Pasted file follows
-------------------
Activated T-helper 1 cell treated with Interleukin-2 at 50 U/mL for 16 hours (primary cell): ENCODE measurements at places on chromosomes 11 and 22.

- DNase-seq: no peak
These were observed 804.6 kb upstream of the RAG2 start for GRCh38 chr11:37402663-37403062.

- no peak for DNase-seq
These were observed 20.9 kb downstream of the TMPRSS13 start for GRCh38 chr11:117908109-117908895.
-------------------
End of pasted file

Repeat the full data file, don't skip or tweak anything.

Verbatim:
Activated T-helper 1 cell treated with Interleukin-2 at 50 U/mL for 16 hours (primary cell): ENCODE measurements at places on chromosomes 11 and 22.

- DNase-seq: no peak
These were observed 804.6 kb upstream of the RAG2 start for GRCh38 chr11:37402663-37403062.

- no peak for DNase-seq
These were observed 20.9 kb downstream of the TMPRSS13 start for GRCh38 chr11:117908109-117908895.